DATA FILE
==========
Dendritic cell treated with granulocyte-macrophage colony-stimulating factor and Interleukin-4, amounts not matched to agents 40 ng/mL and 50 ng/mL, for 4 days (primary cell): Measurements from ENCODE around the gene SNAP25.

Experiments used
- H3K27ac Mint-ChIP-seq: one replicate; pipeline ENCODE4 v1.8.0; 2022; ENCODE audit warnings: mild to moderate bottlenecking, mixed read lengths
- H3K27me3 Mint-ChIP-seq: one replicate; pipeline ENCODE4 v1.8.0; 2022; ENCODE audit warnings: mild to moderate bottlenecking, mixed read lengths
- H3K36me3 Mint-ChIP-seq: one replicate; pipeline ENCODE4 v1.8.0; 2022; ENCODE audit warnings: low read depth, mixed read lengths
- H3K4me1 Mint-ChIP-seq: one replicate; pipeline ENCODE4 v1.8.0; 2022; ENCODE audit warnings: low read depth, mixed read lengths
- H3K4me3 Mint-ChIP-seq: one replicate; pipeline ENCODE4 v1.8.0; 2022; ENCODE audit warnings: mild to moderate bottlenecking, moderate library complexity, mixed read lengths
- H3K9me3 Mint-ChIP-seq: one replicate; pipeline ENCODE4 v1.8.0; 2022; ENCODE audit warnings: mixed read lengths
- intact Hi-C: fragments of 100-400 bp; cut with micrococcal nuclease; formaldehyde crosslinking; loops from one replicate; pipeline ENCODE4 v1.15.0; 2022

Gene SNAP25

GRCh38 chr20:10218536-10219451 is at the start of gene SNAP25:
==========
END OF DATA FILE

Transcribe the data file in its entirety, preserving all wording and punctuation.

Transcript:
Dendritic cell treated with granulocyte-macrophage colony-stimulating factor and Interleukin-4, amounts not matched to agents 40 ng/mL and 50 ng/mL, for 4 days (primary cell): Measurements from ENCODE around the gene SNAP25.

Experiments used
- H3K27ac Mint-ChIP-seq: one replicate; pipeline ENCODE4 v1.8.0; 2022; ENCODE audit warnings: mild to moderate bottlenecking, mixed read lengths
- H3K27me3 Mint-ChIP-seq: one replicate; pipeline ENCODE4 v1.8.0; 2022; ENCODE audit warnings: mild to moderate bottlenecking, mixed read lengths
- H3K36me3 Mint-ChIP-seq: one replicate; pipeline ENCODE4 v1.8.0; 2022; ENCODE audit warnings: low read depth, mixed read lengths
- H3K4me1 Mint-ChIP-seq: one replicate; pipeline ENCODE4 v1.8.0; 2022; ENCODE audit warnings: low read depth, mixed read lengths
- H3K4me3 Mint-ChIP-seq: one replicate; pipeline ENCODE4 v1.8.0; 2022; ENCODE audit warnings: mild to moderate bottlenecking, moderate library complexity, mixed read lengths
- H3K9me3 Mint-ChIP-seq: one replicate; pipeline ENCODE4 v1.8.0; 2022; ENCODE audit warnings: mixed read lengths
- intact Hi-C: fragments of 100-400 bp; cut with micrococcal nuclease; formaldehyde crosslinking; loops from one replicate; pipeline ENCODE4 v1.15.0; 2022

Gene SNAP25

GRCh38 chr20:10218536-10219451 is at the start of gene SNAP25: